SOUTHWICK – Town Meeting voters approved an article to spend $2.2 million on a parallel sewer interceptor last night, of which $621,000 would be paid via a land grant and the rest would be financed through a low-interest loan.
Residents questioned how the loan would be repaid.
Board of Selectmen Chairman Arthur Pinell said the funds would come from “future betterments” that would come once the interceptor was installed, allowing for expansion of the town’s sewer system.
Pinell also told residents that the town is required to install the pipe.
“This is not a glamorous consideration, but it’s necessary,” said Pinell. “Currently, the town uses a pipe in Westfield that is not owned or controlled by the town.”
When Southwick first installed Phase I of its sewer system, it contracted with the City of Westfield to use a pipe to connect to the city’s wastewater treatment facility that was owned, but not used, by the city. Per contract, Westfield allowed for use of the pipe, but required Southwick to eventually install a parallel pipe and vacate Westfield’s pipe.
Westfield City Engineer Mark Cressotti has said the city now needs its pipe back.
Resident Gary Hoover asked why funding for the pipe was not included in the original agreement, which cost Southwick more than $5 million.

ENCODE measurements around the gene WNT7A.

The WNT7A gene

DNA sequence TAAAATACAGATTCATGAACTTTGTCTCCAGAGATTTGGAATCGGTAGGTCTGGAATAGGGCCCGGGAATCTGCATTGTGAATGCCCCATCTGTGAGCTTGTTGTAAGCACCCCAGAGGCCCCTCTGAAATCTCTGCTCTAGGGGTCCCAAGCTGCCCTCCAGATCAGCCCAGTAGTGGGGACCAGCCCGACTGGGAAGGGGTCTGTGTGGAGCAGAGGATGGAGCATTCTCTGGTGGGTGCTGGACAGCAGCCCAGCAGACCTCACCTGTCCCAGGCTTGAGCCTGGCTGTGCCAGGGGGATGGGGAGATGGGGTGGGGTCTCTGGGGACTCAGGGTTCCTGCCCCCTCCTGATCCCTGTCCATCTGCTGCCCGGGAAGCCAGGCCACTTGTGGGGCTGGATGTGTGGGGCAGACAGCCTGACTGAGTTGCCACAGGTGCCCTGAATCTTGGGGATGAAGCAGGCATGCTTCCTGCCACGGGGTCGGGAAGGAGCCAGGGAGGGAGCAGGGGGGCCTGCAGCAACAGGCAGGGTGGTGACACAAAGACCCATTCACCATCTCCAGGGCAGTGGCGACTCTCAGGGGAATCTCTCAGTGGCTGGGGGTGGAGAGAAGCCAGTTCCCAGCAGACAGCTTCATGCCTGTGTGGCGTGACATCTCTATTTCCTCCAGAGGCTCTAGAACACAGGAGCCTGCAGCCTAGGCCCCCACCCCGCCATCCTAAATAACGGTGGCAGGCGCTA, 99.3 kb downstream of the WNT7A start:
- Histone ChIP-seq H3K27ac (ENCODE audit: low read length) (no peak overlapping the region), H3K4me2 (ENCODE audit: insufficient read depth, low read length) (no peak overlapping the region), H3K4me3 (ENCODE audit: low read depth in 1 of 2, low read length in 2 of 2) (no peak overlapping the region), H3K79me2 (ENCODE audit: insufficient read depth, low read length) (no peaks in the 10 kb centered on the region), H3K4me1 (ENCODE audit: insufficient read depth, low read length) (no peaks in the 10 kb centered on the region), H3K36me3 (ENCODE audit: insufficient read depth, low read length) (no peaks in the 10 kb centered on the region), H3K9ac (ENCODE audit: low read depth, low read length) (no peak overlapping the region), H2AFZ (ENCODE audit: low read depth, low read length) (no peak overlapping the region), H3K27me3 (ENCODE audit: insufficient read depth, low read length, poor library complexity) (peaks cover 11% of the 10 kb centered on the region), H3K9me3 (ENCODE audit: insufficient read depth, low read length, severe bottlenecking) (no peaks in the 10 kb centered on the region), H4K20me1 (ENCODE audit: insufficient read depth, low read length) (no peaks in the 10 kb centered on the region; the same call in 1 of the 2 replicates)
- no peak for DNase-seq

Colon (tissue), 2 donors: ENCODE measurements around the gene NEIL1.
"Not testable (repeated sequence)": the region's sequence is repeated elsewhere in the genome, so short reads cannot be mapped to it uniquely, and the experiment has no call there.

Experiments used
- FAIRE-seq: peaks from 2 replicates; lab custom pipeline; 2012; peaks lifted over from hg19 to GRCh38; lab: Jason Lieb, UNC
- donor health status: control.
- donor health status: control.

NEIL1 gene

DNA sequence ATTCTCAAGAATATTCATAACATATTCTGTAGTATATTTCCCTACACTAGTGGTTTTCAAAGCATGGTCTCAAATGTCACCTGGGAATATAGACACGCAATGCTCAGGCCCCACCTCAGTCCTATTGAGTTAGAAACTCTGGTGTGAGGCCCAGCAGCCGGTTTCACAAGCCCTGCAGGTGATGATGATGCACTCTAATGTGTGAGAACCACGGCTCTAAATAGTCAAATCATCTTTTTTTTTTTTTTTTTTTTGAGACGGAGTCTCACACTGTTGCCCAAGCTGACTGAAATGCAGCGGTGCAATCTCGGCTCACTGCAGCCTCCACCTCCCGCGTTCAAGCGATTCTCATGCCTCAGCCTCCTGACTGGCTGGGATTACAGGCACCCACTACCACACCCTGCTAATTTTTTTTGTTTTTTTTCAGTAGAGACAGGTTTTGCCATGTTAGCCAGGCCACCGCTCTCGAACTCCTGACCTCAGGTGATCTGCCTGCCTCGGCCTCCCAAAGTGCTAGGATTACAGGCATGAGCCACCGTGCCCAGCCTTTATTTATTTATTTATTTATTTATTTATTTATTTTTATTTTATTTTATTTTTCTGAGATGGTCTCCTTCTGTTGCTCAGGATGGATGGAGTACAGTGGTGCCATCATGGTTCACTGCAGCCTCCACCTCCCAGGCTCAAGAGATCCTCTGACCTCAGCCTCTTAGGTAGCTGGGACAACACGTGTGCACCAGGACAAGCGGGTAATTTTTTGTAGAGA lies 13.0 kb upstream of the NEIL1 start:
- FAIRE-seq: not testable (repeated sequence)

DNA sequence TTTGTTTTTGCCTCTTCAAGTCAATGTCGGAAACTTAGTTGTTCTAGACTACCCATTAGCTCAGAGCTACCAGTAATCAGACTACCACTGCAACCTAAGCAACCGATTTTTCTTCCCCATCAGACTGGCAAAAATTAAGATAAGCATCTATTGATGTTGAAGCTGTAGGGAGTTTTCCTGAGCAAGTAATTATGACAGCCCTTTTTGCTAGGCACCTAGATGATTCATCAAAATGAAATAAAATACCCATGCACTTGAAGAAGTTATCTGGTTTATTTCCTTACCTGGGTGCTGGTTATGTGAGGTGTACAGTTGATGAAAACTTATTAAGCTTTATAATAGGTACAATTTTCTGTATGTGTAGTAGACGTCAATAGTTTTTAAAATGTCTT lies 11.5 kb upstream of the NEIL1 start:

“I suspect it was purely an economic decision,” said Pinell. “and would have driven the cost of Phase I even higher.”
Resident Freda Brown implored Town Meeting to vote in favor of the article.
“By voting yes tonight we will be honoring our commitment,” she said. “By voting yes tonight we will not be wasting $5.4 million we’ve already invested. By voting yes tonight, we will not be flushing down the toilet the best deal we will ever get for this project.”
The majority of voters also approved an article to purchase land owned by Seth Kellogg to be used as passive recreation and conservation land for $540,000. Of that, the town would use $185,000 of Community Preservation funds and the state would pay the rest.
A trust for the 134 acres of land would be held by the Winding River Land Conservancy and would include conservation restrictions.
A neighbor of the land expressed concern because he said he owns property within Kellogg’s property and he wants to make sure he has right of way to access it.
Town Counsel Benjamin Coyle said as long as the right of way was valid, he could.
“Any valid right of way would be in the deed,” said Coyle. “If it’s not valid and legal, you’ll have to look at your options.”
The neighbor also said he believes $4,000 an acre for the land was too much.
Another neighbor, Dan Oleksak, who lives in Granville, said he did have right of way in his deed and planned to use it.
“And I think $4,000 is a good price. In fact, I’d sign a purchase and sale agreement on my property tonight,” he said.
Some residents asked if the property could be sold and generate taxes for the town.
The response was that Kellogg could sell it to anyone he wanted, but he did not want the land developed. Another resident asked why the town continues to purchase land for conservation.
“Many years ago we got the Community Preservation Commission together to receive funds to preserve the rural character of the town and provide passive recreation – and this does both,” said Conservation Commission Chairman Christopher Pratt.
The town also approved funding a new water tank, among other items.